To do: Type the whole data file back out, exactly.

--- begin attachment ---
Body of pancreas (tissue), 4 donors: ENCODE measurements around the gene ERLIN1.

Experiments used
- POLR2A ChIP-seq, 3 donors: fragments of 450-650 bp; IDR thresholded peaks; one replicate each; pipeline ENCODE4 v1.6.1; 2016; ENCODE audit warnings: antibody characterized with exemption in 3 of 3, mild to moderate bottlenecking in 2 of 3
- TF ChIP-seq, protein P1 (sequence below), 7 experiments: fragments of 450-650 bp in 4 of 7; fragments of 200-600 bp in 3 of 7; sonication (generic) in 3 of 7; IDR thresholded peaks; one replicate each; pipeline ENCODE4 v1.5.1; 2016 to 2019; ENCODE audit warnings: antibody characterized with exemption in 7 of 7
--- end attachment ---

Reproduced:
Body of pancreas (tissue), 4 donors: ENCODE measurements around the gene ERLIN1.

Experiments used
- POLR2A ChIP-seq, 3 donors: fragments of 450-650 bp; IDR thresholded peaks; one replicate each; pipeline ENCODE4 v1.6.1; 2016; ENCODE audit warnings: antibody characterized with exemption in 3 of 3, mild to moderate bottlenecking in 2 of 3
- TF ChIP-seq, protein P1 (sequence below), 7 experiments: fragments of 450-650 bp in 4 of 7; fragments of 200-600 bp in 3 of 7; sonication (generic) in 3 of 7; IDR thresholded peaks; one replicate each; pipeline ENCODE4 v1.5.1; 2016 to 2019; ENCODE audit warnings: antibody characterized with exemption in 7 of 7